Organisations’ commitment to improving their sustainability is at a high, but the rising price of renewable energy and carbon offsetting is forcing a rethink of how to reduce carbon emissions.
Many organisations are moving on from the ‘simple’ decisions to change energy supplier or to outsource carbon offsetting and are looking at what technology can offer. And although technology solutions can come with several barriers to adoption, these can be overcome through greater collaboration – between IT and OT (Operational Technology), with partners and with the wider supply ecosystem.
Sustainability is a priority worth a premium
New GlobalData research with sustainability decision-makers across a broad range of industries around the world shows that 86 per cent of enterprises see sustainability as a major factor in their organisation’s decision-making process. What’s more, today’s organisations are ready to pay a premium for products and services with a proven impact on sustainability objectives – 71 per cent would pay at least 5 per cent more and 32 per cent would pay more than 20 per cent extra.
Sustainability has clearly evolved from an option to a strategic priority. So, what’s holding organisations back from immediately unlocking the potential of technology in this arena?
Identifying concerns is the first step to successful sustainability
As we tend to see with any increase in technology, organisations are concerned about the security implications (54 per cent). The research shows that this concern is focused on the data implications of sustainability.
Accurate, smart data is critical to consistently measuring carbon emissions and energy usage to identify sustainability improvements and whether existing sustainability efforts are having an impact. This involves deep data gathering and sharing at unprecedented levels, which potentially exposes enterprises to greater data security risks.
These security concerns overlap with worries about achieving integration between OT and IT (49 per cent), too. After all, there’s no point in getting a whole network of sensors in place across the enterprise if valuable data is going to be lost in the gap between OT and IT.
Understandably, concerns about the cost of a technology solution and tight budgets came up for 44 per cent of organisations. Although enterprises will pay a premium for solutions that have proven sustainability benefits, so many had suffered from ‘pilot purgatory’, where enterprises fund multiple pilot projects but don’t get clear results on how far they’ve improved sustainability. The research reveals that 97 per cent of enterprises have launched pilot sustainability projects, but only 44 per cent of these felt that the projects had had tangible benefits.
And if a sustainability technology project makes it beyond the pilot stage, organisations often have concerns about its reliability (40 per cent) or how well it will integrate with existing software solutions (36 per cent).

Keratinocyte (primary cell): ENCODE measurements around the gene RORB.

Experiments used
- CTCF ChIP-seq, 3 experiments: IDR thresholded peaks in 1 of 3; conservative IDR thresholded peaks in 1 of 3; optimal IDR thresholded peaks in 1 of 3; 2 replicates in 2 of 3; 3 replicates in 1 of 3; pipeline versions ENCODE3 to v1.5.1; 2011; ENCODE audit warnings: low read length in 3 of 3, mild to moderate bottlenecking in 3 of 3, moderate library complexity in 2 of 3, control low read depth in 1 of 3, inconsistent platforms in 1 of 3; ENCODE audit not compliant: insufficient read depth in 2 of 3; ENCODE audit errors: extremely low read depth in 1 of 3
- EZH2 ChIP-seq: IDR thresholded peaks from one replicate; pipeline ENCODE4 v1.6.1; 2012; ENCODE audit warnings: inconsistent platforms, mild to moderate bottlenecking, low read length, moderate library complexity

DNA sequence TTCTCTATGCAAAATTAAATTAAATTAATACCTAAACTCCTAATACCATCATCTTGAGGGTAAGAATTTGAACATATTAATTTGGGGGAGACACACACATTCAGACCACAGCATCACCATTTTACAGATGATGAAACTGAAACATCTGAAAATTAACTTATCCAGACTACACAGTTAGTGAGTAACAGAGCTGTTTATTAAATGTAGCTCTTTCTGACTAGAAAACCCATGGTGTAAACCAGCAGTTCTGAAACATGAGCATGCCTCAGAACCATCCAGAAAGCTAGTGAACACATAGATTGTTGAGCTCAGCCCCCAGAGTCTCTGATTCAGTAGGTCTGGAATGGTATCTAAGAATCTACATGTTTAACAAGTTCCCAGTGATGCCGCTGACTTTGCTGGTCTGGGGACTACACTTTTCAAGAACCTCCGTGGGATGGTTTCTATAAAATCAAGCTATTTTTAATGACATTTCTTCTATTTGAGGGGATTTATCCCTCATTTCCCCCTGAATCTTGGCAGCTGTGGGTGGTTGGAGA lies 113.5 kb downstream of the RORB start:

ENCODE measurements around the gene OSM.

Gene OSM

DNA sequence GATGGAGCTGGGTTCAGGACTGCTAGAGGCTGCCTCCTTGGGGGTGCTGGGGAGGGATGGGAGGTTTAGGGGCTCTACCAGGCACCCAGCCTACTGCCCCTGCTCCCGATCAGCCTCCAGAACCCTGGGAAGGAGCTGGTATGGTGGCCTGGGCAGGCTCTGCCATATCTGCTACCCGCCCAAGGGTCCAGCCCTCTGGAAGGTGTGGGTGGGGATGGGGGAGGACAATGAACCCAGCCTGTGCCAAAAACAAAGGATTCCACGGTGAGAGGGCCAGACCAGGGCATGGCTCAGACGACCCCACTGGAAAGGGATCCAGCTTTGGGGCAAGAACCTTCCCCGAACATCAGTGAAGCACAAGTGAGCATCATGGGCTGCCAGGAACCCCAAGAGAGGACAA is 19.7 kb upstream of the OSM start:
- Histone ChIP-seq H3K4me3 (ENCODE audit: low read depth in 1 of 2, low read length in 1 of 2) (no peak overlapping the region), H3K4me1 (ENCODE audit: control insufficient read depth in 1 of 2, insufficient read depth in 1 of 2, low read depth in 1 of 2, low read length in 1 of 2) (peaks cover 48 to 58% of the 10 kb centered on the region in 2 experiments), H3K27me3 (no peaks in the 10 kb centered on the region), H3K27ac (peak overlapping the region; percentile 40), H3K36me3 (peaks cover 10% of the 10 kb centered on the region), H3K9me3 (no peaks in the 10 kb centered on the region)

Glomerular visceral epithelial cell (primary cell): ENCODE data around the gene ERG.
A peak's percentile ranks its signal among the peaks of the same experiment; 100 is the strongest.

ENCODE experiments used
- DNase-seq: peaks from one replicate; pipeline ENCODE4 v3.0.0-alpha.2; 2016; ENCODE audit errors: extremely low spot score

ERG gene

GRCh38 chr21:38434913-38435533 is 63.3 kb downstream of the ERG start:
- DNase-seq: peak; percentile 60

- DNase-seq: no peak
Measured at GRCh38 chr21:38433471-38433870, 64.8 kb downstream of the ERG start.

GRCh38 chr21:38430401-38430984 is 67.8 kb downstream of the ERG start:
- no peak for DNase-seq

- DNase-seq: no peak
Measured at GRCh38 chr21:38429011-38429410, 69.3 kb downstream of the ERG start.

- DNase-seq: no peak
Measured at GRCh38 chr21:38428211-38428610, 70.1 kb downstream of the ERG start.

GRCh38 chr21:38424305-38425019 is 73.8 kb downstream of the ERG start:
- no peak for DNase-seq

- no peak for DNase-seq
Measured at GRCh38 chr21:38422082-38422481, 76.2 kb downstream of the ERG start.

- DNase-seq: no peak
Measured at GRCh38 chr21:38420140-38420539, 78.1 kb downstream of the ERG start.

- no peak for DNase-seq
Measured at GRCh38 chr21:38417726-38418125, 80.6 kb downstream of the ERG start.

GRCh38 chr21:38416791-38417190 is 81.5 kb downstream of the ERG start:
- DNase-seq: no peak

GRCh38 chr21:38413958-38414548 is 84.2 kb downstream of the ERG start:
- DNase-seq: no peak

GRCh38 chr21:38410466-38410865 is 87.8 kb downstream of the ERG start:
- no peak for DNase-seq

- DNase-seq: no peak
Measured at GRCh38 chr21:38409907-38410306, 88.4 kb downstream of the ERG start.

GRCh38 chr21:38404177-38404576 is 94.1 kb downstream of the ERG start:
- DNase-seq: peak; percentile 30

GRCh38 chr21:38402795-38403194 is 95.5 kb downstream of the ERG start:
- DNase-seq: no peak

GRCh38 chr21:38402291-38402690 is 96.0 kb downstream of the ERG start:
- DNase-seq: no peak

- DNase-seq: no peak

Collaboration is the route to effective sustainability technology
In my experience, collaboration is the answer to so many of these concerns, guiding organisations to the point where they’re getting quantifiable sustainability improvements from their technology investments.
Collaboration is key on so many levels. It starts internally, with unifying teams behind initiatives that let data flow freely across the organisation.
It then needs to extend out to technology partners, and on to their ecosystem of partners. Right now, no one single technology vendor has a complete off-the-shelf solution to increase sustainability. Trusted technology partners will securely bring together vendor collaborations that are best-in-class and tailored to the organisation’s specific needs.
Customers are telling me that the in-house model isn’t working for sustainability. As the need for external validation grows, and organisations are looking more at achieving Scope 3 improvements, collaborating with an ecosystem of partnerships is a fundamental part of success.
Next steps towards making sustainable technology solutions a reality
Building on the insights of the research, and following the theme of collaboration, I recommend the following:
1: Unify your teams
Look at how you can bring together internal teams to drive digital transformation and sustainability side by side. As separate teams they can achieve a lot, but together they can accelerate your organisation’s journey to net zero.
2: Get your stakeholders on board
Early engagement with stakeholders will let you understand their needs in relation to sustainability and will help you identify where there are opportunities for mutual benefit.
3: Seek out and collaborate with technological expertise
Both internally and externally, find and work with people who have a deep understanding of the technology you want to use. This is key to achieving those last few percentage points that will mean you reach net zero.
4: Draw on your partnerships
Be prepared to challenge your technology partners on their sustainability credentials and probe how they can help your organisation achieve its sustainability goals.
5: Plan your sustainable future
Today, organisations have an opportunity to push beyond the standard approaches to sustainability with technology solutions that can bring a step-change in results. The research showed enterprises think artificial intelligence (40 per cent), collaboration tech (24 per cent) and robotic process automation (21 per cent) will be the main technologies to improve efficiency and reduce their carbon footprints over the next three years.
In other news, the annual Digital Transformation Awards is here. Call for the most innovative digital transformation brains! Apply now via link. Deadline: 31 September 2022.
*Sarwar Khan, Head of Global Digital Sustainability, BT